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Oregon Looks To Repeal Helmet Law

Chaparral Motorsports
February 15, 2011
Oregon looks to repeal helmet law

An Oregon lawmaker has introduced a bill that would scale back the state's mandatory motorcycle helmet requirement, a move that has become increasingly popular in recent years.

According to the Governor Highway Safety Association, 29 states that previously had mandatory helmet laws have since repealed them. Oregon is currently one of 20 states that require helmets for all riders.

The new measure, introduced by Representative Andy Olson, would change the law to only apply to riders under the age of 21. According to the Albany Democrat-Herald, 20 lawmakers have already pledged their support for the new bill.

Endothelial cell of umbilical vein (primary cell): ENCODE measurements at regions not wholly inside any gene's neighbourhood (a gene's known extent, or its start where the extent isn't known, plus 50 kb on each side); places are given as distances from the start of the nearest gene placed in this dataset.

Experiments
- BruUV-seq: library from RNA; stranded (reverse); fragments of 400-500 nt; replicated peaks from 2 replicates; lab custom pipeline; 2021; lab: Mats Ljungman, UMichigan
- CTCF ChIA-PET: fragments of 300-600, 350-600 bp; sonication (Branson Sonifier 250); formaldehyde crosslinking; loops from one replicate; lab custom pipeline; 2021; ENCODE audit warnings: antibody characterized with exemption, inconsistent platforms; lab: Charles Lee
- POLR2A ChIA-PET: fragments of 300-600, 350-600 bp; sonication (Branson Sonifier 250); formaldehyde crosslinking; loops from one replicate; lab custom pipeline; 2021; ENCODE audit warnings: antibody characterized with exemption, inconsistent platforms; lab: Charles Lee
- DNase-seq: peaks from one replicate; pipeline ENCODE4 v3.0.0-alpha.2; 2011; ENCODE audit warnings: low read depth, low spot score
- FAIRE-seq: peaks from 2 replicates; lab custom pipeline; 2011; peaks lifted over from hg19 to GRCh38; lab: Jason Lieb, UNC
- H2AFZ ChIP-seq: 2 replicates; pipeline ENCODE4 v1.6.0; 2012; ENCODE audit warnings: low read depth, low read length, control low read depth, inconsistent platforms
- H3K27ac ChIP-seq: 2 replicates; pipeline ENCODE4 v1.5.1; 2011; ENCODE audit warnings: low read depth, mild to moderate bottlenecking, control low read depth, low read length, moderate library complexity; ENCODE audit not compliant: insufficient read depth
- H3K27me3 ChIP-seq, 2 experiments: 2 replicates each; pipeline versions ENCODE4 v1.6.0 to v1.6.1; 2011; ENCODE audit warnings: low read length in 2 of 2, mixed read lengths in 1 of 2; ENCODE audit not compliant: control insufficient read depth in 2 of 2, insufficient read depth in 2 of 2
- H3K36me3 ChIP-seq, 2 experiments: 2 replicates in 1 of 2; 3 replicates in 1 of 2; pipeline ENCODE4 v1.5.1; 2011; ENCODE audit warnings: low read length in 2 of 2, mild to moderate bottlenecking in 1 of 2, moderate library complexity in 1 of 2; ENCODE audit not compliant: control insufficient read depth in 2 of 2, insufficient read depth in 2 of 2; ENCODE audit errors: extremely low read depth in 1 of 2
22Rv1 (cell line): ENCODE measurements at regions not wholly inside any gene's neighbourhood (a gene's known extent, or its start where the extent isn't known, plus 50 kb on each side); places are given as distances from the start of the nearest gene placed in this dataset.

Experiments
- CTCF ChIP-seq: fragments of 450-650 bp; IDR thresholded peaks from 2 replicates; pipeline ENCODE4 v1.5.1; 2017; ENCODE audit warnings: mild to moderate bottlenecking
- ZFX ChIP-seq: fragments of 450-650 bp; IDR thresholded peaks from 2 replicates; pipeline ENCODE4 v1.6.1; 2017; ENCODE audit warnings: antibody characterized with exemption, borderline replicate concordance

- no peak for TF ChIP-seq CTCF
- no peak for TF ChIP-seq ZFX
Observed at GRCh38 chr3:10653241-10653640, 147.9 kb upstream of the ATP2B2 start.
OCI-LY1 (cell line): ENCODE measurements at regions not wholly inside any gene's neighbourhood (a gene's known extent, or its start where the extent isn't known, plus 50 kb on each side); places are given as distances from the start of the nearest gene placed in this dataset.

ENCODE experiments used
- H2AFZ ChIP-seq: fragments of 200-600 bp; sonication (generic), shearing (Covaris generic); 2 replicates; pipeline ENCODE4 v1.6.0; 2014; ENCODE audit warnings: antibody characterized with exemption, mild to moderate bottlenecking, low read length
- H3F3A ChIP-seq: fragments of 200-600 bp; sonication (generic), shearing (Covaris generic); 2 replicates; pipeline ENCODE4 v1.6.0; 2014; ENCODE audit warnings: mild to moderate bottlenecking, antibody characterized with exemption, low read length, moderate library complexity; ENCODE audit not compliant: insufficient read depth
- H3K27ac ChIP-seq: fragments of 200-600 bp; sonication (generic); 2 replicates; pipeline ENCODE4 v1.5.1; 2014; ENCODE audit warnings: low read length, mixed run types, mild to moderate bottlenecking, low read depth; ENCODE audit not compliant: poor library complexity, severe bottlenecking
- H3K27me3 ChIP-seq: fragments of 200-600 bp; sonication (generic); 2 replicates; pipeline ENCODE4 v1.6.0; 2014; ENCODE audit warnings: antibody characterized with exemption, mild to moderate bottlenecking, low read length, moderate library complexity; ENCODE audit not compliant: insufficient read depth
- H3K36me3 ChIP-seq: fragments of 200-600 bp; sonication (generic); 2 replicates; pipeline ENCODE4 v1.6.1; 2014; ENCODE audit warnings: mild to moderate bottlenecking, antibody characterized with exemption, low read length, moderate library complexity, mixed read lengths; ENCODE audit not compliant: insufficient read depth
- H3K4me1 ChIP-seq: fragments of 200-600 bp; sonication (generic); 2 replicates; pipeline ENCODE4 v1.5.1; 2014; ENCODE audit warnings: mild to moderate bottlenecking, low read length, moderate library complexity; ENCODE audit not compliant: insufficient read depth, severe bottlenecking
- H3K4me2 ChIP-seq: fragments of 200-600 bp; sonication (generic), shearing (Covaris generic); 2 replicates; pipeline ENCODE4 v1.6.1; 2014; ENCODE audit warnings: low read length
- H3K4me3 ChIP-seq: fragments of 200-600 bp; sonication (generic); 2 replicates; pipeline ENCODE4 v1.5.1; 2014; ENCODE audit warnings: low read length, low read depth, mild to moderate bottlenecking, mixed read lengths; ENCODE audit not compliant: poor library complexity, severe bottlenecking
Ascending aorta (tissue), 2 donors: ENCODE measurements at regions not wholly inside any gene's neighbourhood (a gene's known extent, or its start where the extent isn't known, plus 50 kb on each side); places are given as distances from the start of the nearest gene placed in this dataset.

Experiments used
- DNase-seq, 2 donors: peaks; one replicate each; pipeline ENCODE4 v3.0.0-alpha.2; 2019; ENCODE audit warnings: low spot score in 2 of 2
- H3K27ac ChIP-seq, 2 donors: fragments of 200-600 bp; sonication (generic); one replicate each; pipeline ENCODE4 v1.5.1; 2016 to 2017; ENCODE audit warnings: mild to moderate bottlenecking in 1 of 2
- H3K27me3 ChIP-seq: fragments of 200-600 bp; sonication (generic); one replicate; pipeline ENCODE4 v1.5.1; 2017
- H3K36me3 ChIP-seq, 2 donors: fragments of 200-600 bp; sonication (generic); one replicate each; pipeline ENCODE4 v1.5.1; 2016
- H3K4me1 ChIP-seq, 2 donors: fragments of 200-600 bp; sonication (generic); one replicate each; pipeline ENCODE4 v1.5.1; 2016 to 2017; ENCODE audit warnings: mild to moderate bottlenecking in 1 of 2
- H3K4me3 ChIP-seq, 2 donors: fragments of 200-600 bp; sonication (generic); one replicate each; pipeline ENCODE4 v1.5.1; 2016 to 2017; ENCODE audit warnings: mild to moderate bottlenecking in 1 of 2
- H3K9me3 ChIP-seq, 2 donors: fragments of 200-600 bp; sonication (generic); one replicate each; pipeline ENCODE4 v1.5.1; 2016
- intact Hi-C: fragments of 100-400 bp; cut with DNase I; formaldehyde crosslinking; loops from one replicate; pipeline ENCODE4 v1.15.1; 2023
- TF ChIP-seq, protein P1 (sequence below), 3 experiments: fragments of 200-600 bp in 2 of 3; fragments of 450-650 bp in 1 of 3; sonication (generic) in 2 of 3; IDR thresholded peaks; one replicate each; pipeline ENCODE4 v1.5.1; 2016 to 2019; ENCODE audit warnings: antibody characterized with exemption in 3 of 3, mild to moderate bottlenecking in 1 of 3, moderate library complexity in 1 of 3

Numerous studies have shown that helmets reduce fatalities in crashes, and a recent study debunked a long-standing myth that they can contribute to spinal injuries. Olson defended the proposed change by arguing that removing the helmet will allow riders to hear better and see more.

Mel Yeager, secretary-treasurer of BikePAC in Oregon, told the news source that many of the riders he knows would still choose to use motorcycle helmets even if the new law is passed.

"They, however, support wholeheartedly the right to choose for those who want to ride without a helmet," he said.

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